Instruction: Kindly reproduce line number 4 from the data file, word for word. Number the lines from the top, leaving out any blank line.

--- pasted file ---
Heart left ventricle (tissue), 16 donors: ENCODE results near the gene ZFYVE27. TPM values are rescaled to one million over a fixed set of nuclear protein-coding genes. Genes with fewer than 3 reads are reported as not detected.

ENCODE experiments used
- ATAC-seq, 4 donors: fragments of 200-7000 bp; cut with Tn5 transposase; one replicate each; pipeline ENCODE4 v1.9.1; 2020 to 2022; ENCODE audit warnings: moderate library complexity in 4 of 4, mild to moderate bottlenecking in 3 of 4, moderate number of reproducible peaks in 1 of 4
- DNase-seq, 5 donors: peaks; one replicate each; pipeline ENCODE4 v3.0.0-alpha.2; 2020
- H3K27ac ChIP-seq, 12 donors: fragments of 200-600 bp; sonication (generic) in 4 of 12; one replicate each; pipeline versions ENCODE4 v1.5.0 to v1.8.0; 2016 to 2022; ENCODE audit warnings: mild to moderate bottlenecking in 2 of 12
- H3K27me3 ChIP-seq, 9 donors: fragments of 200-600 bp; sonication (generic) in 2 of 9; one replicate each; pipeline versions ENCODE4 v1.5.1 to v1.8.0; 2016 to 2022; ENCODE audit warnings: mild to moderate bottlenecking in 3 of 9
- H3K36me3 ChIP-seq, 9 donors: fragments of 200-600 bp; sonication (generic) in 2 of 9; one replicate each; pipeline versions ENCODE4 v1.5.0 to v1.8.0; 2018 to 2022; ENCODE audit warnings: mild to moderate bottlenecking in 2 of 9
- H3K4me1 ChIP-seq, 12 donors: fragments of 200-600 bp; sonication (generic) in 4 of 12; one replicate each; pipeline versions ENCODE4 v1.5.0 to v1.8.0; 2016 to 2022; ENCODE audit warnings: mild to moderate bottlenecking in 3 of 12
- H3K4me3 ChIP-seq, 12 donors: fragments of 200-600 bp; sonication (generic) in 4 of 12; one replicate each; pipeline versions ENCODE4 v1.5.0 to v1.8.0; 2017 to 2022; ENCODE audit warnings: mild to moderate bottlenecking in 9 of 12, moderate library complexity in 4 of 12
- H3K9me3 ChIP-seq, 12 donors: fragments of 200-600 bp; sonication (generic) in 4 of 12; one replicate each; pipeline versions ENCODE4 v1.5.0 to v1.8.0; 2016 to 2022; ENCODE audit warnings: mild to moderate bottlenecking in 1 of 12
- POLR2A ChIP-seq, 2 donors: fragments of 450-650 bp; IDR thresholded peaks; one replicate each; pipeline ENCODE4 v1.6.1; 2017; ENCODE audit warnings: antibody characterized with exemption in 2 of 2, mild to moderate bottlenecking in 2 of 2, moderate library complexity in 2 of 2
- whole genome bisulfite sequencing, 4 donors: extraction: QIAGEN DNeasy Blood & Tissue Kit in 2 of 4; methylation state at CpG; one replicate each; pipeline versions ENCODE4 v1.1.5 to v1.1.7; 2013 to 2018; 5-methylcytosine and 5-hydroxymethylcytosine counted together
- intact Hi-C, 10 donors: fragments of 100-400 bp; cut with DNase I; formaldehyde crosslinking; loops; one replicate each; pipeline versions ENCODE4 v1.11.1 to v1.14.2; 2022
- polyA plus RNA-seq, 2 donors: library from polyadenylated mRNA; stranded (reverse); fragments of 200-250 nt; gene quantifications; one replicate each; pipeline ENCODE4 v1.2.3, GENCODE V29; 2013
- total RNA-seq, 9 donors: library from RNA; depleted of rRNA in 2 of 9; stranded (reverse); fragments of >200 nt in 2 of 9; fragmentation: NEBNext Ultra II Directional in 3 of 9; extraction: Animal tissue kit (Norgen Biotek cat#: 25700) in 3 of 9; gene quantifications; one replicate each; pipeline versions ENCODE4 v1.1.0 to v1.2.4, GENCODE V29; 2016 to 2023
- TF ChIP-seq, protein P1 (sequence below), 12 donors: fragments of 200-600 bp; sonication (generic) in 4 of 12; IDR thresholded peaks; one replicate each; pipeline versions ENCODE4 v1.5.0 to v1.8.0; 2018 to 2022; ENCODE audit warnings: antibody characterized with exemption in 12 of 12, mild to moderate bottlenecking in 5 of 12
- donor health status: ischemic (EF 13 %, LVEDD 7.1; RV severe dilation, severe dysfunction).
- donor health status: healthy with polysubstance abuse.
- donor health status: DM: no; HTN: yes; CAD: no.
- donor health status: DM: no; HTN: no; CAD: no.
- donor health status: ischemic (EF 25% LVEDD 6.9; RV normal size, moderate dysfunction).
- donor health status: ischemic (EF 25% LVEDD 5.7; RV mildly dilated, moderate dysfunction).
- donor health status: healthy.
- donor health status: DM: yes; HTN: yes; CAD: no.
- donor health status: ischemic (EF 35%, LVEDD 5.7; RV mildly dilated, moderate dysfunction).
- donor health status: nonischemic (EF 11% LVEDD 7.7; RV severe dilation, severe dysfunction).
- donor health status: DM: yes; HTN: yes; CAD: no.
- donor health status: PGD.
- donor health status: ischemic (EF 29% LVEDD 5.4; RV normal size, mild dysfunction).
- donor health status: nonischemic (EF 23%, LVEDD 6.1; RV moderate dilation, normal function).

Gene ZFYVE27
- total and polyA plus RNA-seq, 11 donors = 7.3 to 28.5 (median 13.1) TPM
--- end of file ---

- DNase-seq, 5 donors: peaks; one replicate each; pipeline ENCODE4 v3.0.0-alpha.2; 2020